“[Leroy] Smart [(DJ SS)…] got closer than anyone to achieving the kind of techgnosis that many electronic musicians aim for: to disappear completely into the music, acting merely as a spirit guide for its relentless flow of machine-sourced sound.”

— Derek Walmsley on DJ SS (The Wire 376, June 2015)

Why 2015 is the Year of Community Not Competition

[…] What is it about the music industry that fills us with such self-doubt, we feel upset when other artists succeed instead of optimistic? What is so broken about the indie music scene that we literally laugh off the idea of making money? Of all of us finding success instead of a chosen few?

[…] At the end of the day the only thing I’m sure of is this: Community is my antidote for cynicism. Social media and networking groups have changed my life in the last year, mainly because I let them. Putting myself out there like the new kid at school, with no expectations and no real plan, has given me the faith in myself that I struggled to find for years.

Community not competition is my motto for the year. I hope you’ll join me.

via Guest Post by Rorie Kelly: Why 2015 is the Year of Community Not Competition – CyberPR Music | CyberPR Music.

potential futures for sound publishing and distribution

This development is exciting, revealing potential futures for sound publishing and distribution away from the download culture and immediacy of the worldwide archive of sound towards a more personal interaction delivered by post and performed by the listener. Thus the future of sound curation, so hotly debated this year, could lie in sculptural works of sound, texts and images that entice participation and instruct my listening through a tangible materiality and a physical presence.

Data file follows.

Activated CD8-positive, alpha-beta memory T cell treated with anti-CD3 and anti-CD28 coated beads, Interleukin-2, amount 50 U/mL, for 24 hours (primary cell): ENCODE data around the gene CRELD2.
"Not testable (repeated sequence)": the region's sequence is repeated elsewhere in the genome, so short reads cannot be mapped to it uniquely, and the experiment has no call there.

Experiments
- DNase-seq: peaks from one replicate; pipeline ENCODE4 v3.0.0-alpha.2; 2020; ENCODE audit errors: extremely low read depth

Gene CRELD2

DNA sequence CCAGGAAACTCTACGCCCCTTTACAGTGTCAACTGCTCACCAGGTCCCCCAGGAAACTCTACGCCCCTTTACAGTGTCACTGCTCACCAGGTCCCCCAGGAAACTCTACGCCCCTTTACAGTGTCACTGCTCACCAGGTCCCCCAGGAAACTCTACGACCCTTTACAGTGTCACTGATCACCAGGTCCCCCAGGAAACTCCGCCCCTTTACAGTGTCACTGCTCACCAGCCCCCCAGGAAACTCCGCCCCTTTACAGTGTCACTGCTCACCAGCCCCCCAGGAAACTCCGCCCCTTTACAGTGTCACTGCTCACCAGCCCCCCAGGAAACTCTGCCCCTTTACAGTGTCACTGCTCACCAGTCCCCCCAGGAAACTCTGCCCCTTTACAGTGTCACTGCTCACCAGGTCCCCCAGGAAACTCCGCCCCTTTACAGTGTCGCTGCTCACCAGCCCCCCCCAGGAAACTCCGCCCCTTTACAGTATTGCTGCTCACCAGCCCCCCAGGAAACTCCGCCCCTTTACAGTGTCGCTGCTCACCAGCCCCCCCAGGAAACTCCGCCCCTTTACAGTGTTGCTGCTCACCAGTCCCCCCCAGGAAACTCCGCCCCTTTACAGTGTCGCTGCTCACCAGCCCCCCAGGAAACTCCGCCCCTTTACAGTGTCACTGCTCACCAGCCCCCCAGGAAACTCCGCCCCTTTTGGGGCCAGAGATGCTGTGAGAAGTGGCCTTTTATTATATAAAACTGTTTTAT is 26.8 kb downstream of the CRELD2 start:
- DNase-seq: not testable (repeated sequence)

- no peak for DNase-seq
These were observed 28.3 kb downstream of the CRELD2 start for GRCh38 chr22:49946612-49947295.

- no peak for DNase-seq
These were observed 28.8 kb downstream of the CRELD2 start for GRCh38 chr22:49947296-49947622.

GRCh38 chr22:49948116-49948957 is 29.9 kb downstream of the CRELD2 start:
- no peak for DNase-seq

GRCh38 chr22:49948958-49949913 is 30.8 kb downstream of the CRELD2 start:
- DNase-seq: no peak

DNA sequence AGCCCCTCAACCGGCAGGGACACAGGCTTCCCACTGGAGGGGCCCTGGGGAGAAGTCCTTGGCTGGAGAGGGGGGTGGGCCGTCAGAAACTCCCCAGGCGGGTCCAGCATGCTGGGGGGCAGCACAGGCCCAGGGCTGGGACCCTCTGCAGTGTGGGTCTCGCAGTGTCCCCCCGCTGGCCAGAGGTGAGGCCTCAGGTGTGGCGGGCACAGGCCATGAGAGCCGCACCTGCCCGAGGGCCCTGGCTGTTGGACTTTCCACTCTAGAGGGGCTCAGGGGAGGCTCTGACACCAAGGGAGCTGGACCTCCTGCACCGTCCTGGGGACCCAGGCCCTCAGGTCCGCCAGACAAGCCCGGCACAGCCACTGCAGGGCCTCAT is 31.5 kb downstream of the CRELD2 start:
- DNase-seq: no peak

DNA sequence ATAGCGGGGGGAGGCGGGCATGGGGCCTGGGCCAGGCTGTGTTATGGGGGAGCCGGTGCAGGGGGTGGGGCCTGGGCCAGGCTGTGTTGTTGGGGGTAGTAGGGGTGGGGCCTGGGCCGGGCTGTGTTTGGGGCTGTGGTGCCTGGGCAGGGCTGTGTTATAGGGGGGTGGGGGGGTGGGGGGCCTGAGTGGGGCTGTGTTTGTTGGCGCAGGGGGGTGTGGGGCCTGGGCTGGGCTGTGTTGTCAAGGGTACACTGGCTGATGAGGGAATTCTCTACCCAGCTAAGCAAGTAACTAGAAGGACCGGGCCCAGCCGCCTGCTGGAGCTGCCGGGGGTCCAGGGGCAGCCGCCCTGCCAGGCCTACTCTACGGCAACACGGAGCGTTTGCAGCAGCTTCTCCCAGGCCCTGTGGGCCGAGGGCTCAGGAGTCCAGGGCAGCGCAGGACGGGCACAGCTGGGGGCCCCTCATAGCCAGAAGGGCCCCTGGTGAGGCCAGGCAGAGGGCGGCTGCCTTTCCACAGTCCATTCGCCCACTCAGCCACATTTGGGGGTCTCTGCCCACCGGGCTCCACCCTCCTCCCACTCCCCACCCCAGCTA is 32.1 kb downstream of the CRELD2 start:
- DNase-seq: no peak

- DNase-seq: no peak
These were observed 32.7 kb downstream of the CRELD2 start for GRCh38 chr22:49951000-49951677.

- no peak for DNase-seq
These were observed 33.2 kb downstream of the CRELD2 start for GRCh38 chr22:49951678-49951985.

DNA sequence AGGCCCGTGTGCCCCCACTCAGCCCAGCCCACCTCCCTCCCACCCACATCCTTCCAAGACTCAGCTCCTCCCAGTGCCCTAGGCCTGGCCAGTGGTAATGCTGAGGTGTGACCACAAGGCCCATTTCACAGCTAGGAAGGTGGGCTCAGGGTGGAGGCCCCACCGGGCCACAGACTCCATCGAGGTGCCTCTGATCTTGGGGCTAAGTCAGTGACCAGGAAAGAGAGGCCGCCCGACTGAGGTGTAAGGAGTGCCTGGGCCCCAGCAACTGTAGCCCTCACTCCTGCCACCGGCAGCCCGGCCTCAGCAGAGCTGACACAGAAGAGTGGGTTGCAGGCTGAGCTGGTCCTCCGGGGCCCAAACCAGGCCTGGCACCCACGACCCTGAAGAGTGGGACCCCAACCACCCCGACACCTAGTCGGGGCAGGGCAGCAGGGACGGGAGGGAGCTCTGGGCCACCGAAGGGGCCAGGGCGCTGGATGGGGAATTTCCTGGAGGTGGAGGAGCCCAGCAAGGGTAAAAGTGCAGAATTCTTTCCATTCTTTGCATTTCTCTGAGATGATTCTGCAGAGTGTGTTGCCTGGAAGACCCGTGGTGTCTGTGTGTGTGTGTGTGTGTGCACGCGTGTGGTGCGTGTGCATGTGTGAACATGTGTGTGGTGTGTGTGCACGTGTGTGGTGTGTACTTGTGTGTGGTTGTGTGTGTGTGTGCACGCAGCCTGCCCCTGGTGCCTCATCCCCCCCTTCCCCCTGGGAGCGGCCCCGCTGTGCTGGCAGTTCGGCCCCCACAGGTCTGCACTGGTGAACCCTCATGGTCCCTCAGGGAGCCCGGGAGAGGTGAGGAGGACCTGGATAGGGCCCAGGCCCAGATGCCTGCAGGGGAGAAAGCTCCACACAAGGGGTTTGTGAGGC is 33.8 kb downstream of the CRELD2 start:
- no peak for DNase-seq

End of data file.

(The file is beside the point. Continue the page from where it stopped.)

In this jouissance of the material thing, there’s the danger of fetishism: that as we abandon the repository online we might start an archive of objects offline instead, their beautiful feel and touch requiring not my listening but inviting their preservation by leaving them unperformed and mute. But if we keep an performing what we hear, see and read, and engage with the aesthetic of the craft by crafting a listening response, we might just avert this fate and instead fast forward to a future where work is savoured in its materiality by performing its process while touching and singing its words.

— Salomé Voegelin, Papering Over The Cracks, The Wire (Jan 2015)

Emily Bick: drive to partition, modularise and automate music making

It’s unlikely that improvisation, or collaboration, or composition as we know them in all their spasmodic and messy glory are going anywhere soon. But the ceaseless drive to partition, modularise and automate music making – under the guise of profit and efficiency – destroys its basis in lived, shared experience that makes music fundamentally human.

— Emily Bick, in Collateral Damage, The Wire 366, August 2014

Art is a Form Which Creates Emotions and Experiences

… the minds of men and women are affected by the social impact of technical inventions […] the souls of people are moved by communication systems — unconsciously in the technical sense. […] Film, like any other art form, is not an expression of man “but a form which creates” emotions and creates experiences “out of the very nature of the instrument.”

— Ute Holl, Moving the Dancers’ Souls, from Maya Deren and the American Avant-Garde

you can sit there a long time

The advice I like to give to young artists, or really anybody, is not to wait around for inspiration. Inspiration is for amateurs; the rest of us just show up and get to work. If you wait around for the clouds to part and a bolt of lightning to strike you in the brain, you are not going to make an awful lot of work.

All the best ideas come out of the process; they come out of the work itself. Things occur to you. If you’re sitting around trying to dream up a great art idea, you can sit there a long time before anything happens.

via Inspiration is for amateurs; the rest of us just show up and get to work | A Photo Editor.